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4th April 2019

What does Parkinson’s disease smell like?

New research from the University of Manchester has revealed correlation between skin odour and Parkinson’s
What does Parkinson’s disease smell like?
Photo: Marianne @ Flickr

The scent of skin could be used as an early diagnostic tool for Parkinson’s disease. New research by the University of Manchester has found that individuals with Parkinson’s produce a unique smell that can be used to diagnose the condition.

Sebum is a waxy lipid-based compound that is secreted by the skin. It has antimicrobial properties, both pro- and anti-inflammatory activity, and it also delivers anti-oxidants to the surface of skin. Research, funded by Parkinson’s UK and the Michael J. Fox Foundation, has identified specific compounds within sebum that are unique to Parkinson’s patients. If these compounds are detected in abundance, it not only indicates the presence of Parkinson’s disease but also the stage it has progressed to.

Joy Milne, now an Honorary Lecturer at The University of Manchester, inspired this research by her ability to detect changes in her husband’s smell 12 years before he was diagnosed with the Parkinson’s. After realising the scent and disease were connected, she approached researchers and has been working alongside them for three years since.

Gauze was used to swab the upper backs of over 60 subjects, some of whom had Parkinson’s and others did not. The chemical makeup of their sebum was then analysed and verified by Joy Milne, who has been credited in the research paper. Mass spectrometry revealed that the unique odour Joy Milne detects is produced by abnormal levels of hippuric acid, eicosane, and octadecanal. These compounds correspond to neurotransmitter levels, implying that they too have been altered further solidifying the validity of this research as Parkinson’s is a neurodegenerative disorder.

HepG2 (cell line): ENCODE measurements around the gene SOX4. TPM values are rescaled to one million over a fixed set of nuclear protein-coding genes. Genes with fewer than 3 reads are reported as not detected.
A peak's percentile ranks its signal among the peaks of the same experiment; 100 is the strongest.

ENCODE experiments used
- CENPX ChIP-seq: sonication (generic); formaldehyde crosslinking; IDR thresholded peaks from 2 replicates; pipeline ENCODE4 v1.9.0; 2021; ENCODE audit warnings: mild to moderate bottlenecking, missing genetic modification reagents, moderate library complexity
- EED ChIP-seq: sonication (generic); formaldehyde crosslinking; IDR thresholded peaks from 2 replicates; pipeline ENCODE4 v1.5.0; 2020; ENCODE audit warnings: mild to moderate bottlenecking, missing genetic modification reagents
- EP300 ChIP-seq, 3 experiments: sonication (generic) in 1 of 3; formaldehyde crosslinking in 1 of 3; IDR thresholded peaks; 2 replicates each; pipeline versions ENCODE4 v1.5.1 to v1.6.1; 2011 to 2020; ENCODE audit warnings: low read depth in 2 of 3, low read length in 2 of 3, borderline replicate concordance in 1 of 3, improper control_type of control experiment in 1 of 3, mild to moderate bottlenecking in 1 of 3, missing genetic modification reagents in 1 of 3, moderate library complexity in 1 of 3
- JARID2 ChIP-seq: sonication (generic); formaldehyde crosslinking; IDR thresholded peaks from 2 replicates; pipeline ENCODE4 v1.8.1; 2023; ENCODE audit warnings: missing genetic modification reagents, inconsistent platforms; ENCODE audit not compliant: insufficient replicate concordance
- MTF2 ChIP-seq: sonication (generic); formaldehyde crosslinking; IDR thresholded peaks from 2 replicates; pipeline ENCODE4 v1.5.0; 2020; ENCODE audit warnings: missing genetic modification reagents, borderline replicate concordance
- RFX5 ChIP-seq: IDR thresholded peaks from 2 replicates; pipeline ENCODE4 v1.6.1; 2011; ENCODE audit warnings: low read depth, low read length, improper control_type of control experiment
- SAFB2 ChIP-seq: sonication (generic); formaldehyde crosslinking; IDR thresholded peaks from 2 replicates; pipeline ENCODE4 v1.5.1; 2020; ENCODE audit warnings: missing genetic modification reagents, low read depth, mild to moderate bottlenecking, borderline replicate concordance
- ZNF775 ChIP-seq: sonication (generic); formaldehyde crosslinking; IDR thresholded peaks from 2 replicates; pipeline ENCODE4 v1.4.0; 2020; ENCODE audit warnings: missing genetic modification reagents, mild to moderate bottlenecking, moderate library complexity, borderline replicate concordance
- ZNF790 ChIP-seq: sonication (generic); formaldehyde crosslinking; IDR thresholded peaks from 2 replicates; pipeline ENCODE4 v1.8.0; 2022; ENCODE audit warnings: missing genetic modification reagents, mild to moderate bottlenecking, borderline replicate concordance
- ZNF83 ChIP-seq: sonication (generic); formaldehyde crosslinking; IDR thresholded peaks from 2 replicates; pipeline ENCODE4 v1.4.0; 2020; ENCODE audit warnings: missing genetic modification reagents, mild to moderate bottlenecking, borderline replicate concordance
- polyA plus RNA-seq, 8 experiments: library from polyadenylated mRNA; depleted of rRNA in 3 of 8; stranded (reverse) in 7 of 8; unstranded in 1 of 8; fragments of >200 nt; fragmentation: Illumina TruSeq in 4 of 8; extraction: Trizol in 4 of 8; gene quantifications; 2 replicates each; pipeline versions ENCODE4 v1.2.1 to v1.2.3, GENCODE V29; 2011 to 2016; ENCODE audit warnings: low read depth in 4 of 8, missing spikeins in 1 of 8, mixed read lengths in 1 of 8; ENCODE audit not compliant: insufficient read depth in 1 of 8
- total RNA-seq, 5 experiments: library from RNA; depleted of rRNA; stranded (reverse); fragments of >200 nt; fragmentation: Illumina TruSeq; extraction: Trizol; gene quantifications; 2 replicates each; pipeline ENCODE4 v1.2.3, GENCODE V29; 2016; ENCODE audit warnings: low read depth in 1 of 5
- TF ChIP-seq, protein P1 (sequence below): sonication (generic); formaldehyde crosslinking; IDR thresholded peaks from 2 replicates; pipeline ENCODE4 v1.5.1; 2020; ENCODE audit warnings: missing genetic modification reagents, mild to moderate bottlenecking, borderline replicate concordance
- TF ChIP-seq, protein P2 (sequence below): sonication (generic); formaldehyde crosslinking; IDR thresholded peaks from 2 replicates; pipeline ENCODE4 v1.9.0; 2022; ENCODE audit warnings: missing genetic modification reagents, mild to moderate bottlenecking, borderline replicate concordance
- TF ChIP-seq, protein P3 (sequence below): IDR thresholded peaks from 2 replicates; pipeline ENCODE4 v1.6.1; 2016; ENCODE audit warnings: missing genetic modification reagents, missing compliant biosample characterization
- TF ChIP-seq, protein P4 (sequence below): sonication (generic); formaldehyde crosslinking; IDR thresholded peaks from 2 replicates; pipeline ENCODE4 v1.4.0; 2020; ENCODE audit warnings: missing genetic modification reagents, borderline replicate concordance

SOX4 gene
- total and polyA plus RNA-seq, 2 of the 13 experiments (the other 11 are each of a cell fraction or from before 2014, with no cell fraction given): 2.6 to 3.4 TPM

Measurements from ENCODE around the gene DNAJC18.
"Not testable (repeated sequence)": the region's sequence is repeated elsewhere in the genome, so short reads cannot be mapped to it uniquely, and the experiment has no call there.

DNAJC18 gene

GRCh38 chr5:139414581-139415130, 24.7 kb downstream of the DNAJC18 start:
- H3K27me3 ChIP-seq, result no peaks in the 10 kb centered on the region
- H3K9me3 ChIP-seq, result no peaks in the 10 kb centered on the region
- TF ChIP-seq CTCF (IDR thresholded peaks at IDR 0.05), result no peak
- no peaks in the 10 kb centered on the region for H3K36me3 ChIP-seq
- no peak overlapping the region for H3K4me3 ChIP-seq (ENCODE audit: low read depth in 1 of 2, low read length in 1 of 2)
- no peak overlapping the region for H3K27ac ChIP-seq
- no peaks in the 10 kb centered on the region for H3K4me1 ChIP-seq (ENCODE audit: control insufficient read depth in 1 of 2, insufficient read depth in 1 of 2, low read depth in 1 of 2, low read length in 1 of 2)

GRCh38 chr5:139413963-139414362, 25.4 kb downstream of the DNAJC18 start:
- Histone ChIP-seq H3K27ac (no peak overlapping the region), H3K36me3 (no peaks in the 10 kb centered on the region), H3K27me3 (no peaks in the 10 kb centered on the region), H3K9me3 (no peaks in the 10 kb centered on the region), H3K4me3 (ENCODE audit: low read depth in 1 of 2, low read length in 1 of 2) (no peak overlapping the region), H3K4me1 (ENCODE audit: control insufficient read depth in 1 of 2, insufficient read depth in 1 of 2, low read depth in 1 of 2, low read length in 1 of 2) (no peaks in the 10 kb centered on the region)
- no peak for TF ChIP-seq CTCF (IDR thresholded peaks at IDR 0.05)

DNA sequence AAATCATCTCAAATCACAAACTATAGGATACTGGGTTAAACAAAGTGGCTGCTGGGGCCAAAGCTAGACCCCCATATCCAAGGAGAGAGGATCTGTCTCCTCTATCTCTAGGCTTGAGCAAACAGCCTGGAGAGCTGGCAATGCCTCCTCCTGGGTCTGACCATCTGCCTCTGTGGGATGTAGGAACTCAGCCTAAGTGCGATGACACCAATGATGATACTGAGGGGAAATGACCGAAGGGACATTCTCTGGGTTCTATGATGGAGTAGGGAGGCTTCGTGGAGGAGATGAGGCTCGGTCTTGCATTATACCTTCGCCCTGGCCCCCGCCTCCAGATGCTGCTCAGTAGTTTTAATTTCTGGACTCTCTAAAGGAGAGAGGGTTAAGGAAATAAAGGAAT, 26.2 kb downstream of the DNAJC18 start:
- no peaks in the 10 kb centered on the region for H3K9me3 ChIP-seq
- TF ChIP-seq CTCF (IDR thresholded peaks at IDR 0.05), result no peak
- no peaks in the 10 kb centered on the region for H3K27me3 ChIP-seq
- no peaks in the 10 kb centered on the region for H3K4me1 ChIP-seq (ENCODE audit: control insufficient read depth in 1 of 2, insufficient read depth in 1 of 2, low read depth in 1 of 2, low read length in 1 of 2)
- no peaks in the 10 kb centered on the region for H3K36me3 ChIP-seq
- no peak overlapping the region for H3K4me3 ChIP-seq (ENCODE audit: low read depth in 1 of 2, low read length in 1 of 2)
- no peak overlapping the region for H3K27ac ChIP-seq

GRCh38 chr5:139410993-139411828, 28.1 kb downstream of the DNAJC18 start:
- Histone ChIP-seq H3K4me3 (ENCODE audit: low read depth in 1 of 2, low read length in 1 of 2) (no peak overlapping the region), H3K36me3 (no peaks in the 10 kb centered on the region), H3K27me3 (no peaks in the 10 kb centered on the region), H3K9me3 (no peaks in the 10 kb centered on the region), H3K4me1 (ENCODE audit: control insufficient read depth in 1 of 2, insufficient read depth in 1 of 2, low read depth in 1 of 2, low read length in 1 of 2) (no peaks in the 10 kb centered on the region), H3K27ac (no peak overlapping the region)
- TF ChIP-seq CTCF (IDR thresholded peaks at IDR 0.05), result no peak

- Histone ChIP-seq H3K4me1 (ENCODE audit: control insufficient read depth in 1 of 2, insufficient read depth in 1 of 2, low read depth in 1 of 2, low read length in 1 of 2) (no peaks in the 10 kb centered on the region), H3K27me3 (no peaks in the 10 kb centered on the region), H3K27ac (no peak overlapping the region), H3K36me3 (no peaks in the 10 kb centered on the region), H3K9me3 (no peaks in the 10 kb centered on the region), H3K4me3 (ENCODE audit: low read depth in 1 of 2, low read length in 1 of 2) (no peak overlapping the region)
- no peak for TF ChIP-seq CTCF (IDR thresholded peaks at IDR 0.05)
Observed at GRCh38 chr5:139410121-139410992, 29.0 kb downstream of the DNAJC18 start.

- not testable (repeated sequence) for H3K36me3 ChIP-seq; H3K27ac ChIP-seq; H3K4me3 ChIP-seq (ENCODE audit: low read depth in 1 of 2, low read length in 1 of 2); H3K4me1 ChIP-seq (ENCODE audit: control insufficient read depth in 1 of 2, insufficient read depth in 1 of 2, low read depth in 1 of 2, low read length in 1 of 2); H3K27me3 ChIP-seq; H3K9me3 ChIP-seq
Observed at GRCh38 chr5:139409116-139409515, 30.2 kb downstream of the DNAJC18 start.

Researchers are therefore hopeful that knowledge of smell’s molecular basis could form an early detection system and thus enable people to access treatment and preventative interventions sooner. Currently, no definitive diagnostic tests are available for Parkinson’s. This makes identification of the disease challenging. Further complications are posed by the fact that the main symptoms (involuntary tremors, slowed movement, and inflexible muscles) are common to other conditions. Additionally, Parkinson’s patients can experience psychological symptoms such as depression, anxiety, insomnia, and memory deterioration.

One in 500 people suffer from this disease and yet the road to diagnosis and treatment is rocky, making new research vital. It is for this reason that this research in Manchester has evoked such excitement. It could isolate the disease years earlier than current methods and even allow for the effectiveness of therapies to be monitored.

Professor David Dexter, Deputy Director of Research at Parkinson’s UK, is keen to stress that further research is needed before skin tests can be used to definitively diagnose the disease. Future research is also needed to establish whether sebum alterations are present in related conditions however this small scale study may have shone light on a whole new field of Parkinson’s diagnostics.

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